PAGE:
Winning: Cash Is King In Helmand

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September 9, 2014: In Afghanistan the Special Operations commander in Helmand province (where most of the Afghan heroin is produced) revealed that he had been trying to work out some sort of truce with the drug gangs and their Taliban allies. This is not a good sign but the Afghan security forces are on their own in Helmand now as foreign troops prepare to leave the country by the end of the year. The foreign troops did most of the damage to the drug operations in Helmand, especially the Taliban gunmen who provided security for the drug gangs. Helmand used to produce over 80 percent of the world’s heroin but in the last decade Helmand production has taken heavy damage and over 10,000 Taliban and drug gang gunmen have died trying to protect the heroin operations. The remaining heroin operations are in more remote areas and heavily defended. The Afghans would take heavy casualties going after the gangs, especially without a lot of foreign air power (and transport helicopters). At the same time the drug gangs are corrupting army and police commanders as quickly as they can, in addition to using the threat of assassination, or kidnapping their children, to coerce reluctant commanders to back off. While some Taliban are driven by religion, both drug gangs and Taliban are motivated by the economic angle. All that money is something to die for.

Afghanistan is losing its dominant share of the world heroin trade. In 2011 year, Burma went from producing five percent of the world's heroin, to 12 percent and that is now nearly 20 percent. Afghanistan is down to under 70 percent. That should be no surprise, as heroin, and the opium used to produce it, has long been considered a curse in Afghanistan. That's because only about ten percent of the population benefits from the heroin trade, and a higher percentage of Afghans suffer from it. Islamic terrorism (Taliban and similar outfits) is staying alive because of huge profits derived from this drug production and smuggling. In a relationship that has been used many times before (Colombia, Burma), the drug gangs pay the religious or political rebels for security services. As long as illegal drug production thrives in Afghanistan, so will the Taliban, and any other group wanting to be free of government control. This situation is worst in Helmand, where the local economy lives or dies success of the heroin business.

For five years NATO and the United States concentrated more of their military efforts against the drug trade. Often, the government tried to interfere with this. That's because the drug gangs bribe government officials, and expect something for their money. The government could not protect all the drug producers all the time. So the gangs went looking for safer areas to operate in but there really weren't any. The drug gangs need farmers that are willing, or can be coerced, into growing poppy plants and scraping off the opium when the plants mature. It's easier to do this among people you have tribal or ethnic ties with. Thus most of the poppy crops in Afghanistan are found in two provinces (Helmand and Kandahar, where the most pro-Taliban tribes are).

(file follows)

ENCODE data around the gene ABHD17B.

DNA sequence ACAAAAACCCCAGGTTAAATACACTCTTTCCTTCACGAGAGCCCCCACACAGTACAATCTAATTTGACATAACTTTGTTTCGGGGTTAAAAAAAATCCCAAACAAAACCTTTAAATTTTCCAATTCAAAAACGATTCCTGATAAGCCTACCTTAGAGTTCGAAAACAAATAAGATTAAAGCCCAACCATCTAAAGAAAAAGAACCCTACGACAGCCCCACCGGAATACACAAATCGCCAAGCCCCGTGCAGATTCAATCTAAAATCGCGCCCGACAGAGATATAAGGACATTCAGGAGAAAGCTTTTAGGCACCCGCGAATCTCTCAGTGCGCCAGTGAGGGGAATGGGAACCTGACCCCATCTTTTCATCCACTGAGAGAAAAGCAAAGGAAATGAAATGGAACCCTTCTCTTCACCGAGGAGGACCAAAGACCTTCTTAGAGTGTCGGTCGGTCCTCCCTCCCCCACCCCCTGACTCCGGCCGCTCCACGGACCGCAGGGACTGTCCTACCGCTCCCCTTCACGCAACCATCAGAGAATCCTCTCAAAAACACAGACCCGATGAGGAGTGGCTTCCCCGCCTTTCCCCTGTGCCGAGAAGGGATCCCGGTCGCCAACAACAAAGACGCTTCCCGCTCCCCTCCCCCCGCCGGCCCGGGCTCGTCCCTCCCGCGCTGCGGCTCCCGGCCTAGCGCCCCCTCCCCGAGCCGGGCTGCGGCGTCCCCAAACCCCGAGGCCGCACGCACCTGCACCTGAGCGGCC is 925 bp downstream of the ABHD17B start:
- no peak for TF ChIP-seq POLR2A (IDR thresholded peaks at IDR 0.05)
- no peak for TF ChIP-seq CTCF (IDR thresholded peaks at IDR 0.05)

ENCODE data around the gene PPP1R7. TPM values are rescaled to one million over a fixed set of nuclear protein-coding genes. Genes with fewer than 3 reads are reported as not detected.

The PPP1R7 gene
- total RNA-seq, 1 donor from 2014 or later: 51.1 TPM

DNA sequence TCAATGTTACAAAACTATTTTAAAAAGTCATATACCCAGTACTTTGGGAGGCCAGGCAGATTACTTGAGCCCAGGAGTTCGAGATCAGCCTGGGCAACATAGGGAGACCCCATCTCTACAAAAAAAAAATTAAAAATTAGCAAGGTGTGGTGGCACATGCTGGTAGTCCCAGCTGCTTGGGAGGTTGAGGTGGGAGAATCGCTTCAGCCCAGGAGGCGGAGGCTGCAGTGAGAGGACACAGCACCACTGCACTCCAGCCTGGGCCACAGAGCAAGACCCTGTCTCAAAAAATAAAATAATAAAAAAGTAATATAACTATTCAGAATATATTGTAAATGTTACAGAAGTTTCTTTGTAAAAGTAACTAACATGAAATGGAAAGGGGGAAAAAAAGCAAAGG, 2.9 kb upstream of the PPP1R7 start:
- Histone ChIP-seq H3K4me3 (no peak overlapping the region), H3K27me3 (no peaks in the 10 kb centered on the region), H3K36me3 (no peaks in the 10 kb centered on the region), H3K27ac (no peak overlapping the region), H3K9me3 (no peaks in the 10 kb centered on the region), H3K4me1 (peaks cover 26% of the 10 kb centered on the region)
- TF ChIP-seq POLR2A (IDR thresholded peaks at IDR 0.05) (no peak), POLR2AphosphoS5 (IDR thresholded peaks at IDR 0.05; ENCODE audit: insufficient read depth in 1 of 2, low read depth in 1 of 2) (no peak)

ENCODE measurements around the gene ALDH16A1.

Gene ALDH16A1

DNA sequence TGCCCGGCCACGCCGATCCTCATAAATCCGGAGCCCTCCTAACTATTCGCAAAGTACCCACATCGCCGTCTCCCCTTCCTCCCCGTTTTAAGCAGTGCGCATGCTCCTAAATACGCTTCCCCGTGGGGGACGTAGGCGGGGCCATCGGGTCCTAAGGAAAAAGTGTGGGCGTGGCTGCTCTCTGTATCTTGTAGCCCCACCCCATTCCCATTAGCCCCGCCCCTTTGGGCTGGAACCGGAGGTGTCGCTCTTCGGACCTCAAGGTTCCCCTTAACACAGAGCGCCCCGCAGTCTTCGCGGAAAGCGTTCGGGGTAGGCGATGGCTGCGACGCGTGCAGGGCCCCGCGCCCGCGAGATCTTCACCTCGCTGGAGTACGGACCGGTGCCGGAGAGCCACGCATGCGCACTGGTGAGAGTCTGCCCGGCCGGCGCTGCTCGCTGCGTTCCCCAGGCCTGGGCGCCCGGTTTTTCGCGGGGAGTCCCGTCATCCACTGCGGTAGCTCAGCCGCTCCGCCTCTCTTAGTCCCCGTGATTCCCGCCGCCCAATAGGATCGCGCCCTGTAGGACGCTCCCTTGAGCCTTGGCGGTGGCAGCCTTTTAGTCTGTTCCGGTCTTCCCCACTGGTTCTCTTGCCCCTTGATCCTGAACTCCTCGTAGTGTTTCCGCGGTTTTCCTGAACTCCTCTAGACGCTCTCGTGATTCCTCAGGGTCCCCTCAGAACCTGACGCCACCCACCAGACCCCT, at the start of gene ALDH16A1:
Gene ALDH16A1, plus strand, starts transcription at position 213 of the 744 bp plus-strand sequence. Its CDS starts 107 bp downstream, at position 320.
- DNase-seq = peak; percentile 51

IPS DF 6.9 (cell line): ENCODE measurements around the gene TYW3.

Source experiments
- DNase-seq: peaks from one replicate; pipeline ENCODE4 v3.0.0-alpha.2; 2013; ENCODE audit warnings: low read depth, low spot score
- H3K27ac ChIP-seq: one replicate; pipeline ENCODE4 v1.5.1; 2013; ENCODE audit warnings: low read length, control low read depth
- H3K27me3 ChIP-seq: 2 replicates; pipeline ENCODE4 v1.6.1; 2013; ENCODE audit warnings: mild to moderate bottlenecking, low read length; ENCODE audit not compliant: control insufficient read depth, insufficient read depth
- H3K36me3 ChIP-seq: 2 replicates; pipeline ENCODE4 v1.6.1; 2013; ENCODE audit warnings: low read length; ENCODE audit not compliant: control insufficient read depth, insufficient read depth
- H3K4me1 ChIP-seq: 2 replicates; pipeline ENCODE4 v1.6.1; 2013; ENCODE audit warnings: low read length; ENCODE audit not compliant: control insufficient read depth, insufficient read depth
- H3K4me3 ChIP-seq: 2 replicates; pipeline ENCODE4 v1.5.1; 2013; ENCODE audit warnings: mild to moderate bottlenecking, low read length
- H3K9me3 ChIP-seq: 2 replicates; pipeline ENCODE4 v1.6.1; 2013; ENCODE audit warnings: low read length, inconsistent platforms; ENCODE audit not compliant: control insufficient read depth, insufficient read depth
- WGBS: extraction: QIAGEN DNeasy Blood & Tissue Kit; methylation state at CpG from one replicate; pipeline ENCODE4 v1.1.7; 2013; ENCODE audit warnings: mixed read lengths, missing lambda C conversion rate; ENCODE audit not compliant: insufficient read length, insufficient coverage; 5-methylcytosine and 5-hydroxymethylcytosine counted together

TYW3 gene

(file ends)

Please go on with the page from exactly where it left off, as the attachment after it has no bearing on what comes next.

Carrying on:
Drugs also determine where the Taliban are most dangerous. Most Taliban activity occurs in two (Kandahar and Helmand) of the 34 provinces. Some 40 percent of the Taliban violence is in ten Kandahar and Helmand districts (out of 398 in the entire country). Why that concentration of Taliban activity? It’s because of the heroin. The Taliban put most of their effort into protecting the districts where most of the heroin in Afghanistan is produced. The other areas cursed with Taliban presence are ones that smuggling routes (to get the heroin to the outside world) go through. The Taliban don’t like to talk about this and they terrorize local media to stay away from it. International media avoid it as well, but on the ground it’s all about drugs and the huge amounts of cash they provide for the drug gangs and their Taliban partners.

At the consumer level heroin brings in about $70 billion a year. While only about ten percent of that ends up in Afghanistan that is about 20 percent of the GDP. But only about 15 percent of the drug income that stays in Afghanistan goes to the farmers who grow poppies. The rest goes to various middlemen who spread it around to ensure their survival. Nearly all drug production is still concentrated in a few districts of Kandahar and Helmand provinces down south. These areas have become battlegrounds and it gets harder and harder to keep production going. But the rest of Afghanistan is still quite hostile to drug production (and any more of their young men becoming addicts). Efforts to get poppy production going elsewhere tend to fail because local police and warlords respond violently to that sort of thing.

The Afghan Special Forces commander was not denounced for talking to the Taliban because most Afghan officials know how dangerous, or generous, the drug gangs can be. Bodyguards and fortified family compounds are big business in Afghanistan, as is the market for second homes in other countries (the United Arab Emirates being a favorite). The Afghan security forces have to deal with the fact that cash is a potent weapon and the drug gangs have a lot more of it.

 

 


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